This article will example how BREEAM ratings can be affected by timber specification, focusing on the Mat 03 BREEAM area.
BREEAM, short for Building Research Establishment Environmental Assessment Method, is the world’s foremost method for evaluating the sustainability of buildings. Currently, over 2.3 million buildings worldwide are registered under BREEAM.
Originally founded by the Building Research Establishment (BRE), a former UK government laboratory turned registered charity, BREEAM directs its profits toward furthering research in building sustainability and safety. Remarkably, BRE’s scientific research even contributed to the development of the bouncing bomb used in the Dambusters raid during WW2.
BRE established the Environmental Assessment Method in 1990, and since then, it has evolved, but its core objective remains regulating buildings based on their sustainability.
Not every building obtains a BREEAM rating – there is also an unclassified section for buildings with a percentage score of less than 30%. In addition to ratings, BREEAM also have established minimum standards so unclassified buildings that fail to meet the minimum standards criteria do not get a BREEAM rating.
BREEAM assessments are intricate and carried out by independent licensed assessors who evaluate the building against the relevant BREEAM scheme document, tailored to the type of building.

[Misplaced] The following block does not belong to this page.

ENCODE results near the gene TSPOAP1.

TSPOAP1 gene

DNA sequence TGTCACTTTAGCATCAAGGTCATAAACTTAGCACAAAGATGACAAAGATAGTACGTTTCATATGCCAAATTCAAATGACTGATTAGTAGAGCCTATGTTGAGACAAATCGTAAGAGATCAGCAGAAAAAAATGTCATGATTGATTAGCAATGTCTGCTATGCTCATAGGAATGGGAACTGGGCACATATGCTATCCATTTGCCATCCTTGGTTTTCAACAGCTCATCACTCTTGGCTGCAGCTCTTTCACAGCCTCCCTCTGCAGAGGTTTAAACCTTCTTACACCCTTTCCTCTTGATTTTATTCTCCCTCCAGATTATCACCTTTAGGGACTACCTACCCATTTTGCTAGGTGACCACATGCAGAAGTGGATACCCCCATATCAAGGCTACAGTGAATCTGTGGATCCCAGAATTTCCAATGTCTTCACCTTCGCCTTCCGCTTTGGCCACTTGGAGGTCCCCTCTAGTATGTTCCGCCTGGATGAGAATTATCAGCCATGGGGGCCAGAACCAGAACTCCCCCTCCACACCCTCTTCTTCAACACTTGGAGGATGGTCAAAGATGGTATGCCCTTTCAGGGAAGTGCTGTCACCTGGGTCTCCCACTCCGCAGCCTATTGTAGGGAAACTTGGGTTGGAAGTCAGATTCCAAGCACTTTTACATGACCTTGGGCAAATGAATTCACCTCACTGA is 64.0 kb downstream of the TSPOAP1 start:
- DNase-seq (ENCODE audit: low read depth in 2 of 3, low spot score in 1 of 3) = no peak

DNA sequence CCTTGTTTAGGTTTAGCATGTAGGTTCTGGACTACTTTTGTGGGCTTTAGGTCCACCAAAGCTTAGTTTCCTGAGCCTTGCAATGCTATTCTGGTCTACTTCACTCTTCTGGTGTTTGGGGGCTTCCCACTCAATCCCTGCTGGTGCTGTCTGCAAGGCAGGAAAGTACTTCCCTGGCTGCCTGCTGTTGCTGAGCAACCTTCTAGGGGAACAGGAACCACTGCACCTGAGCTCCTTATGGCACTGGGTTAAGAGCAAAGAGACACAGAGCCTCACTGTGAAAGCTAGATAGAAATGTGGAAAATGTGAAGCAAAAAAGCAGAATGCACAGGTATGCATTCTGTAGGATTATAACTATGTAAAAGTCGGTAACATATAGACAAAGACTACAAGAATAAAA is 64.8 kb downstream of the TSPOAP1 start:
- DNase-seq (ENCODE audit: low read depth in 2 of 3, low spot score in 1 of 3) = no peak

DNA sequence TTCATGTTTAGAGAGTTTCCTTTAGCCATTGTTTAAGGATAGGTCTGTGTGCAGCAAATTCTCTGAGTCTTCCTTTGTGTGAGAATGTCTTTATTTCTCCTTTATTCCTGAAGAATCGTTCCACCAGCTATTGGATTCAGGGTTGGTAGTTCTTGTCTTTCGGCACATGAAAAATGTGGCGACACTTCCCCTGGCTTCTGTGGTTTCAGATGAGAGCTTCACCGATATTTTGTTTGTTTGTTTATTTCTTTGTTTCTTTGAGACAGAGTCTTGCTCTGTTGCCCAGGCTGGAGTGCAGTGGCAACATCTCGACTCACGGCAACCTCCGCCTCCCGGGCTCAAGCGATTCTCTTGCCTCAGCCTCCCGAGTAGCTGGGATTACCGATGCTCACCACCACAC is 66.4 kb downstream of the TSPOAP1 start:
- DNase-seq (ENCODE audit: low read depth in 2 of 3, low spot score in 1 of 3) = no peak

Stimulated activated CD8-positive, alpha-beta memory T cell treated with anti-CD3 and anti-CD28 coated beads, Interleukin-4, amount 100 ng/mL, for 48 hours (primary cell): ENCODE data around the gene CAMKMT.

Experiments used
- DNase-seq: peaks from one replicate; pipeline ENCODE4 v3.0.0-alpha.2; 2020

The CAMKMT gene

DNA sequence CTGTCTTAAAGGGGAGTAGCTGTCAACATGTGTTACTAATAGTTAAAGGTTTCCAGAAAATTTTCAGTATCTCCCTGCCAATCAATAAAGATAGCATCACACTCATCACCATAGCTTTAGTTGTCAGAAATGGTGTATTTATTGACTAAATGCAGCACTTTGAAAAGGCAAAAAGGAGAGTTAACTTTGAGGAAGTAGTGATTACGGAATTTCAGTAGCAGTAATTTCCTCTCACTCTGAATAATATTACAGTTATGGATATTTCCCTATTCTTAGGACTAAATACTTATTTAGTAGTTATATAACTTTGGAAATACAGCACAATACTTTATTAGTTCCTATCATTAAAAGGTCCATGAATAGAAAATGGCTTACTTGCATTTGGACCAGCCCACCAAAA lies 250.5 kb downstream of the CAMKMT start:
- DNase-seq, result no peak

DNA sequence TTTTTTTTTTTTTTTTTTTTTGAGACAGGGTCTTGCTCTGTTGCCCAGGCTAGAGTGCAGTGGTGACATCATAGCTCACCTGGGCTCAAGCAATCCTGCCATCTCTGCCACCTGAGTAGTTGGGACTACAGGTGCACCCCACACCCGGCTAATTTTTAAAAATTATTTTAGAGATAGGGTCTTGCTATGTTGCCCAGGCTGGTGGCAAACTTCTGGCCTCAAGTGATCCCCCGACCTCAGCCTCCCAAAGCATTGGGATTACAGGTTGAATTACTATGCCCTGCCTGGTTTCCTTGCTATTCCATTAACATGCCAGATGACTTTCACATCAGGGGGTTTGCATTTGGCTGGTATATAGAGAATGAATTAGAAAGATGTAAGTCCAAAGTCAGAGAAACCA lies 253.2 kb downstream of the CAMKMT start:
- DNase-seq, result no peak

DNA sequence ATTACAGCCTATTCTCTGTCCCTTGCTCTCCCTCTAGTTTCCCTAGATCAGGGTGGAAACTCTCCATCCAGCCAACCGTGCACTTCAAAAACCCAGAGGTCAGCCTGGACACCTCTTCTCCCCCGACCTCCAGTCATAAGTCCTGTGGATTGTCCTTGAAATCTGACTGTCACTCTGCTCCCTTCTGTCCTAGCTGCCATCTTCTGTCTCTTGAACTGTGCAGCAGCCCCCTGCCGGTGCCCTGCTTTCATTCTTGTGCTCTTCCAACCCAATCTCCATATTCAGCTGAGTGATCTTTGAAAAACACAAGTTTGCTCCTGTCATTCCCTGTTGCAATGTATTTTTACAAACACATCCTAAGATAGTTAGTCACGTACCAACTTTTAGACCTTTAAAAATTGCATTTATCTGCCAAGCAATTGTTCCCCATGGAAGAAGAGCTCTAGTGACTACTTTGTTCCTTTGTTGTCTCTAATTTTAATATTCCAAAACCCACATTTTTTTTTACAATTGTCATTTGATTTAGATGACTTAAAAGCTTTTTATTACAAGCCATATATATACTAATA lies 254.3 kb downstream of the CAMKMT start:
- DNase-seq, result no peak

A BREEAM assessment comprises two parts: the primary assessment, which evaluates the building across nine environmental categories and one category dedicated to innovation. Each category assigns a varying number of credits, depending on its importance, as indicated in the category weighting section.
The primary approach to improving a building’s BREEAM rating is by earning more credits. Timber specification falls under the Materials category, specifically Mat 03, Responsible Sourcing of Materials (abbreviated as RSM).
Every material is assigned a Responsible Sourcing Certification Scheme (RSCS) point score, a crucial element in the Mat 03 credit score. To earn any credits, the material must be covered by an RSCS certification scheme recognized by BREEAM, such as FSC®.
Here’s a step-by-step breakdown of how a BREEAM assessor determines the Mat 03 credits, focusing on timber used in external furniture:
Step 1: Timber used must comply with the UK Government’s Timber Procurement Policy or UKTR regulations for imported timber. However, to earn Mat 03 credits, an RSCS certification scheme like FSC® is essential.
Step 2: There are two ways to gain Mat 03 BREEAM credits: Responsible Sourcing of Materials (RSM) and demonstrating compliance with a Sustainable Procurement Plan. The latter covers procurement aspects and is influenced by where timber is sourced, favoring locally sourced timber.
Step 3: Calculate the RSCS score based on the timber’s certification program, with FSC® being highly rewarded.
Step 4: The RSM score is calculated, considering material quantities, using the BREEAM calculator tool.
Step 5: Determine the number of credits based on the percentage score achieved.
To earn more credits through timber sourcing, focus on timber certification, with FSC® 100% being highly rewarded. Additionally, favor locally sourced timber when possible, as it can impact the sustainable procurement plan credit.
In conclusion, timber and the wider Mat 03 subcategory does have a relatively big impact on the overall BREEAM rating. Granted, the impact of changes may still seem small, but it is useful to be aware that there is a clear path for timber choices to affect BREEAM scores.